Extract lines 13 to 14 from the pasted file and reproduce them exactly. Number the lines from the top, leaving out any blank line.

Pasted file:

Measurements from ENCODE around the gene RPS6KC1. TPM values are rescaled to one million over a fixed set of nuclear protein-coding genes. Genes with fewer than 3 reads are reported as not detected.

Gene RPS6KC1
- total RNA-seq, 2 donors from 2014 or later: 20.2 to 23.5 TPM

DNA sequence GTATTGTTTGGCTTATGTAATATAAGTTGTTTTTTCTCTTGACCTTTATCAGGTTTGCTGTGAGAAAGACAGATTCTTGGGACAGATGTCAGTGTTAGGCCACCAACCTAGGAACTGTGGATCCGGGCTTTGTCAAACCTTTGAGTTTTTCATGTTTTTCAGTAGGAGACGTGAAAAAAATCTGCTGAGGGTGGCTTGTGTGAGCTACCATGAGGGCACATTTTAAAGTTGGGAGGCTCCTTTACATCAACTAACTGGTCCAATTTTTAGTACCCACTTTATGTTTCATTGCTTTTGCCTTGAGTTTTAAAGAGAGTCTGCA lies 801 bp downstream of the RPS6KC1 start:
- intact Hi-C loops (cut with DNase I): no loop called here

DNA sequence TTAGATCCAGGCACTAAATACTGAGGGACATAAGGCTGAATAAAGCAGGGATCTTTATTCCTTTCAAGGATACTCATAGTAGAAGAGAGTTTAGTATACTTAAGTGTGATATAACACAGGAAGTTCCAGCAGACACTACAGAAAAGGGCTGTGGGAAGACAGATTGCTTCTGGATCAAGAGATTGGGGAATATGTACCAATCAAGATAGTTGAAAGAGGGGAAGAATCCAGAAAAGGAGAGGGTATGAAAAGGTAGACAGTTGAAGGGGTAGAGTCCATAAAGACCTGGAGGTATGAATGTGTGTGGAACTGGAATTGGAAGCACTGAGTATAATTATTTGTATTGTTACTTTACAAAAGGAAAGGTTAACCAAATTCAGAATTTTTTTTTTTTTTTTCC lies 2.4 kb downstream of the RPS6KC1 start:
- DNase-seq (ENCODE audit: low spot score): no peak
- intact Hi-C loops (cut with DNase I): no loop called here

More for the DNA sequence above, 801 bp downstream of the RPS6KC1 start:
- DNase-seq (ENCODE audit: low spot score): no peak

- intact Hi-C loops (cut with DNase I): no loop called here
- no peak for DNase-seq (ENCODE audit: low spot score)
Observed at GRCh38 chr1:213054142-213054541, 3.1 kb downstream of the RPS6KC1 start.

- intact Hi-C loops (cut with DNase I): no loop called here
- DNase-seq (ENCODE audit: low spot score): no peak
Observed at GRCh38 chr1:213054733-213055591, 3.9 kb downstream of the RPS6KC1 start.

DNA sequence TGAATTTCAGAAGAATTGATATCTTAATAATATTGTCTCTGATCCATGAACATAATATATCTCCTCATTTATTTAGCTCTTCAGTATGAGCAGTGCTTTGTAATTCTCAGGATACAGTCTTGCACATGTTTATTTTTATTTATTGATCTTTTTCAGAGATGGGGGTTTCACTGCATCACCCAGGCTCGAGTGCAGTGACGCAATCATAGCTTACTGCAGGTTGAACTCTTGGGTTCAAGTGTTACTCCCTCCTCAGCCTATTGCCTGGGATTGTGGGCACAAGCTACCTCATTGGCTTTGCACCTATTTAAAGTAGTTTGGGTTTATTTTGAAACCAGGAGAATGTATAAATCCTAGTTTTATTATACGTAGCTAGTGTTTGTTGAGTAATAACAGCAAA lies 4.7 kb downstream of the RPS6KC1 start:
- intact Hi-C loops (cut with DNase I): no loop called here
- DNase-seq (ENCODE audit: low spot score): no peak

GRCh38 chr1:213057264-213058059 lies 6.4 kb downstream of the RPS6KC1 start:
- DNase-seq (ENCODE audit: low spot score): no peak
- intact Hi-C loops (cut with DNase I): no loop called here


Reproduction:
Observed at GRCh38 chr1:213054142-213054541, 3.1 kb downstream of the RPS6KC1 start.

- intact Hi-C loops (cut with DNase I): no loop called here